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Sound Lesson 2013
 

Sound Lesson 2013

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    Sound Lesson 2013 Sound Lesson 2013 Presentation Transcript

    • AS Media Studies Unit G322
    • Lesson Objectives• All students to be able to explain diegetic and non- diegetic sound with examples.• All students to be able to analyse how elements of sound create meaning for the audience in a short TV Drama clip.• Many students will be able to use a wider range of sound terminology to discuss how sound is used in combination with other technical elements to create meaning for the audience. …and some students will be able to evaluate how the use of sound helps construct particular representations i n a short TV Drama clip.
    • A soundtrack should really be regarded as being as of equal importance as the visual elements.Sound can be divided into two main categories: Diegetic Sound Non-diegetic Sound Sound that has an onscreen Sound that does not have an source and belongs to the onscreen source & characters world of the film onscreen do NOT hear ite.g. e.g. Dialogue Added music Sound effects Contrapuntal sound Ambient sound Voice over
    • KEY SOUND TERMINOLOGY• Soundtrack - the recorded sound element of a film.• Theme music/tune - a recurrent melody in the film.• Sound effects - sounds other than dialogue or music made artificially (Often refered to as Foley Sound)• Ambient sound - buzz and/or surrounding sounds.• Dialogue - speech.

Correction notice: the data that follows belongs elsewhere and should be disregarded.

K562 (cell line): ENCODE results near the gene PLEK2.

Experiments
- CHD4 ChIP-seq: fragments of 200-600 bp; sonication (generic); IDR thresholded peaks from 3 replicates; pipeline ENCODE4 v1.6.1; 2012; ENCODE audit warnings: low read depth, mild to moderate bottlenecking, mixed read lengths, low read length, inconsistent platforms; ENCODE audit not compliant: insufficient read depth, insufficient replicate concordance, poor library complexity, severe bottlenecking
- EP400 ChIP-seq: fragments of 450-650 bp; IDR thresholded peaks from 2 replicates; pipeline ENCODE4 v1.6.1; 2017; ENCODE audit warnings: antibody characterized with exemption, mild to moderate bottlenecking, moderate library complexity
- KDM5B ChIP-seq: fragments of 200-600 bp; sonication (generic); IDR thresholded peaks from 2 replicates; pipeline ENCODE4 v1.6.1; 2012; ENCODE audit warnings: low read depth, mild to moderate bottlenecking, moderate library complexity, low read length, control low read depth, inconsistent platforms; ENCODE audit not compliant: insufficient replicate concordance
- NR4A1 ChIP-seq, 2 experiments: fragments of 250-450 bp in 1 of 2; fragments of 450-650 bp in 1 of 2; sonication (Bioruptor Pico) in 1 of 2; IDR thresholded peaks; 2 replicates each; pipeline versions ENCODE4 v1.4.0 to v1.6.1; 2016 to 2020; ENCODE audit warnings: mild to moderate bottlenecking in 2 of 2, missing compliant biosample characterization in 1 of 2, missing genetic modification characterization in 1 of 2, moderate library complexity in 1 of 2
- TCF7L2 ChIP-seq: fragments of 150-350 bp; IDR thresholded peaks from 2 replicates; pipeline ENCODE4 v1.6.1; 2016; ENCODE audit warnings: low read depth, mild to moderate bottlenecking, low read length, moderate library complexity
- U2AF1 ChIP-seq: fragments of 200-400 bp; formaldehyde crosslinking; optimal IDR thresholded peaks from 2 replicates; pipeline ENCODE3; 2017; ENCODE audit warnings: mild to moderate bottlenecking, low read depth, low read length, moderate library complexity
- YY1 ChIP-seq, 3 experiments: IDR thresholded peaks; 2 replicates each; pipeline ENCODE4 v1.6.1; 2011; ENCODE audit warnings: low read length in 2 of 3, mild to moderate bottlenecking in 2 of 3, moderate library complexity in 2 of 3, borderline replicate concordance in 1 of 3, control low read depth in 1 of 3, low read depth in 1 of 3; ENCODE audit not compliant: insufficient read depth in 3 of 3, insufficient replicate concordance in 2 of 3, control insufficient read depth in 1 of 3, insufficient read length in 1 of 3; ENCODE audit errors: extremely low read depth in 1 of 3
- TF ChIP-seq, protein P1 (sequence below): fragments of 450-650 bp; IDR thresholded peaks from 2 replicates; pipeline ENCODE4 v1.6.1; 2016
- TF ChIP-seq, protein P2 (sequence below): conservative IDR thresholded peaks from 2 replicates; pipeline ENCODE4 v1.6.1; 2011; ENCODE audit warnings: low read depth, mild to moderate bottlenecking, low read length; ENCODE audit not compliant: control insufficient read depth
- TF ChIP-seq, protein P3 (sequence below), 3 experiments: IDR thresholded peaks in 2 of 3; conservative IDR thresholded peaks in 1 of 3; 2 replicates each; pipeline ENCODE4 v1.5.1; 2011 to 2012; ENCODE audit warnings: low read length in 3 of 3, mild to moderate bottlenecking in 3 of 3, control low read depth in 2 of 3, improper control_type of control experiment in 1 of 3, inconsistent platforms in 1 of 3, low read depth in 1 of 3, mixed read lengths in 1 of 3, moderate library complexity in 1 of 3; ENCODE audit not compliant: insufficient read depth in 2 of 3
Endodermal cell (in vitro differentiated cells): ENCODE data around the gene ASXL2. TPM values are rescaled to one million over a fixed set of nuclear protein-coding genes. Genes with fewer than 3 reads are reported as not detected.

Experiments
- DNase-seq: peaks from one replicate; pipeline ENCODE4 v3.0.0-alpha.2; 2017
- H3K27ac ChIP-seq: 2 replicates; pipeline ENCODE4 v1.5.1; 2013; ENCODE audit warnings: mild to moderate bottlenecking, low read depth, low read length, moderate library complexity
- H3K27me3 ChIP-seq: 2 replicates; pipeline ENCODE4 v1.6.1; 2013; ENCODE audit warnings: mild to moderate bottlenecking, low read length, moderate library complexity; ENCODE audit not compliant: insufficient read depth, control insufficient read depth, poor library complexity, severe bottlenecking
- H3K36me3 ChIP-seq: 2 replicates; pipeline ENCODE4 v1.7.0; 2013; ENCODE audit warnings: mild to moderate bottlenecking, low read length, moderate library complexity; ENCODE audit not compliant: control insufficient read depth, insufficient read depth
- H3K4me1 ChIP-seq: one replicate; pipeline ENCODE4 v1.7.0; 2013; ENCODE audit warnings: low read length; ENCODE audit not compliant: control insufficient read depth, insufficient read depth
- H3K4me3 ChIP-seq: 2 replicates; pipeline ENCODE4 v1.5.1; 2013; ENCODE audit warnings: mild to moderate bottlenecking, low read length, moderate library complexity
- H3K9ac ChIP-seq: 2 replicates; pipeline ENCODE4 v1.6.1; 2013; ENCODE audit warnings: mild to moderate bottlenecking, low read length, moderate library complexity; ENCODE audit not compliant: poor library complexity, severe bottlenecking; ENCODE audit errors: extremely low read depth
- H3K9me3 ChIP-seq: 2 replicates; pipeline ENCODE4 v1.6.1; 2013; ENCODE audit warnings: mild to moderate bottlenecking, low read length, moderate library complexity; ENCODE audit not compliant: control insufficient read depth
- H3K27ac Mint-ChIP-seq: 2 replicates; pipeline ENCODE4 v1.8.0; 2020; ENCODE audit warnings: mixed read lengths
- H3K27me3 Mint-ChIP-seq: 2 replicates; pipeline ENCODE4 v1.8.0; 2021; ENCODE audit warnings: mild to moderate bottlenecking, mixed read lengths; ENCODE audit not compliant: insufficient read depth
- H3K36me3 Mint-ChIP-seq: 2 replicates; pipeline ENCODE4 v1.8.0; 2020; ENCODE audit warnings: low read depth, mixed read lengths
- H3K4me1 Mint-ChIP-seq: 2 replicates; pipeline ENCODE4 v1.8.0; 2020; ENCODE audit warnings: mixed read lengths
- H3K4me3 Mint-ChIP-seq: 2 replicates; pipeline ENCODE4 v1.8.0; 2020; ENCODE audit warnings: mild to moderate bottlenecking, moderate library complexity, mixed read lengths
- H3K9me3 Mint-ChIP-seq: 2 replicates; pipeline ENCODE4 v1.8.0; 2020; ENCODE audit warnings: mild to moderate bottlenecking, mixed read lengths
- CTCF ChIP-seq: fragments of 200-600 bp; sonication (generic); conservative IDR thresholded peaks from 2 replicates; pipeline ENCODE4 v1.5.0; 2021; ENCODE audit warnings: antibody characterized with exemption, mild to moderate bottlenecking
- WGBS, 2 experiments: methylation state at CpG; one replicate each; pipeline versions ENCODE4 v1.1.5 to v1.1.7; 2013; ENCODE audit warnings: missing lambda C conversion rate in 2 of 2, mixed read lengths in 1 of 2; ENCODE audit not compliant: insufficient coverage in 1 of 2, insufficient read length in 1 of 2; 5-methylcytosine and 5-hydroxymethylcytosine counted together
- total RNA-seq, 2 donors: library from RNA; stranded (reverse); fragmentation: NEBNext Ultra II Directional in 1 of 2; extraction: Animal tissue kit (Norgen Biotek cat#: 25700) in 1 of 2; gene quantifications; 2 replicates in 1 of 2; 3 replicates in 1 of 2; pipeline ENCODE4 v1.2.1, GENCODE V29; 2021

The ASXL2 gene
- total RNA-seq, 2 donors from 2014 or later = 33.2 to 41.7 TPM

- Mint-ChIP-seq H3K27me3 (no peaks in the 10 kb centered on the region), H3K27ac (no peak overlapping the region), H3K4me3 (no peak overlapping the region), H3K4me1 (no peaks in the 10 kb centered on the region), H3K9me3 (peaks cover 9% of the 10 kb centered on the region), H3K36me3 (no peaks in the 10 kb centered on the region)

• KEY SOUND TERMINOLOGY• Voiceover - narration in a film not accompanied by a synchronised image of the speaker forming the words.• Direct address - when characters speak directly to the camera i.e. the audience.• Diegetic sound – any sound that has an onscreen source and belongs to the world of the film.• Non-diegetic sound – any sound that does not have an onscreen source & characters onscreen do NOT hear it e.g. some voiceovers, music.
    • KEY SOUND TERMINOLOGY• Sound bridges – any sound/s that continue from one shot to another. They help create a smooth transition from one shot to another. In this way the sound is said to be enhancing the continuity of the film.• Parallel sound – sound that complements the image track. Sound & image seem to reflect each other.• Contrapuntal sound – sound that does not complement or fit with the image track.
    • Listen to the following sound clips. What do they make you think about? What mood/feelings do you attach to them?• Sound clip 1• Sound clip 2• Sound clip 3Does the meaning you attach to the first clips change now you have heard all 3?
    • Understanding how music can help create “meaning”• Enhance the audiences emotional experience / providing emotional focus.• Underlining psychological refinements - the unspoken thoughts of a character, or the unseen implications of a situation.• Building a sense of continuity (moving in, out and Bridging scenes).• Underpinning the theatrical build-up of a scene and rounding it off with a sense of finality.
    • Understanding how music can help create “meaning”• Character representation / identification (e.g. good Vs evil in Star Wars, CSI Miami clip)• Setting the location, e.g.• Setting the period• Paralleling the action• Creating a more convincing atmosphere of space and time• Serving as a kind of neutral background filler
    • Analyse the use of sound in CSI Miami• Link to clip (watch first 2mins 40s): http://estream.reigate.ac.uk/view.aspx?id=2148~4p~QczvuqJw&chapID=10935• Watch the CSI clip and make notes on the different elements of sound you can identify.• In pairs, compare the notes you have made and consider the meanings created by them.• Using your notes, write a paragraph summarising how sound helps create meaning in the clip. (8 mins)• Stretch & Challenge: Consider how the use of sound helps construct particular representations of age or class & status in the clip.
    • Soundtrack ActivityCreate a soundtrack for your new character.Include:• Both Diegetic and Non-diegetic sound• Ambient sound• Foley sound effects• Theme music